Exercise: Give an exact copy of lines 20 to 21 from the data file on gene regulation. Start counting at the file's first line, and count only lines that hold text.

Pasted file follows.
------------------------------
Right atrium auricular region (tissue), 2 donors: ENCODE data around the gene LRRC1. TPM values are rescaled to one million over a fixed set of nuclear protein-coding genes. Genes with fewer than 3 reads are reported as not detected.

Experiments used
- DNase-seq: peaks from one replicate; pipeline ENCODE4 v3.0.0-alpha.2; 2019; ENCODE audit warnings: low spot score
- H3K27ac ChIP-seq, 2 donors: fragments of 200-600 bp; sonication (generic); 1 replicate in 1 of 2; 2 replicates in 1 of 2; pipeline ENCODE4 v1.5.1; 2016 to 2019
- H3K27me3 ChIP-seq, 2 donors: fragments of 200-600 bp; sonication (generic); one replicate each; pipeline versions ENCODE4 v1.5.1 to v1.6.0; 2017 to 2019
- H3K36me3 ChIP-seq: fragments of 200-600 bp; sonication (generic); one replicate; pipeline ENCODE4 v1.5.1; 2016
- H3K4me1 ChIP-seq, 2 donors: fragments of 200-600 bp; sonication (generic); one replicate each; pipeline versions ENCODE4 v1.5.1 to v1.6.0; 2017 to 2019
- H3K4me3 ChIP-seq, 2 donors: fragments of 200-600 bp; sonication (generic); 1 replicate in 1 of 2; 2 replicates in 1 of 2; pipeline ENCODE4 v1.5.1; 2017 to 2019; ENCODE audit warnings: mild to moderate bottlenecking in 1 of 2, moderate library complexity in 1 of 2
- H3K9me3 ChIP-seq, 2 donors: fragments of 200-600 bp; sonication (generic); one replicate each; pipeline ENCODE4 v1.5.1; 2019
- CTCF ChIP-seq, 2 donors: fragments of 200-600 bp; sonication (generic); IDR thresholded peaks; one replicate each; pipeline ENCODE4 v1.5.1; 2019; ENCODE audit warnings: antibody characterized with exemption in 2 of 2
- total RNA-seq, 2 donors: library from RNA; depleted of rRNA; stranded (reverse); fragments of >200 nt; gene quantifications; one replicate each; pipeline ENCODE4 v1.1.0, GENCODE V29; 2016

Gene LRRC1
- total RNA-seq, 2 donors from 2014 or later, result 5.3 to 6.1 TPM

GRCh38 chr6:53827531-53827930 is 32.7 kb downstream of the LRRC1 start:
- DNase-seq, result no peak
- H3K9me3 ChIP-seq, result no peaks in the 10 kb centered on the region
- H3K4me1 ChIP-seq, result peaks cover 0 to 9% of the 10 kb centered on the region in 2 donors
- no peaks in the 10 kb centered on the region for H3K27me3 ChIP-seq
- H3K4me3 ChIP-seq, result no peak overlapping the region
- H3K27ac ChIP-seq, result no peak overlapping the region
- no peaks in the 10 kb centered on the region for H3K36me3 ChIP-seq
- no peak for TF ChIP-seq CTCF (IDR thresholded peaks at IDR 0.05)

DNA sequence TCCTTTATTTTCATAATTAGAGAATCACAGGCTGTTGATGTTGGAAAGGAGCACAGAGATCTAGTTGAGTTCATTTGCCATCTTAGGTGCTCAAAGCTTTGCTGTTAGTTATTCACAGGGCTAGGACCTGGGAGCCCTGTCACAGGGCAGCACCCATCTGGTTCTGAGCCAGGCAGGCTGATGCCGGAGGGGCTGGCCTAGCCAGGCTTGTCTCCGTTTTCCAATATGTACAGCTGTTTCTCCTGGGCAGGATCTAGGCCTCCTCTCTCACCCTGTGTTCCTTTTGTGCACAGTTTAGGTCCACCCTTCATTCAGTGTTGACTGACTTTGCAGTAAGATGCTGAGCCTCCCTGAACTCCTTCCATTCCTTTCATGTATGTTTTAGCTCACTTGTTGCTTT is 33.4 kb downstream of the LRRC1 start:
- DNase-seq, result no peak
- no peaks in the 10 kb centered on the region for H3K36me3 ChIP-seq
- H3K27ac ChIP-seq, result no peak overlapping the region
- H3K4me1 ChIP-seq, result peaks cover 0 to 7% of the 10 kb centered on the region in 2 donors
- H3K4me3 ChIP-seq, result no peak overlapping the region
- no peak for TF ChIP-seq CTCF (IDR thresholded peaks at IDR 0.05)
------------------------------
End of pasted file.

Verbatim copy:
- H3K27ac ChIP-seq, result no peak overlapping the region
- no peaks in the 10 kb centered on the region for H3K36me3 ChIP-seq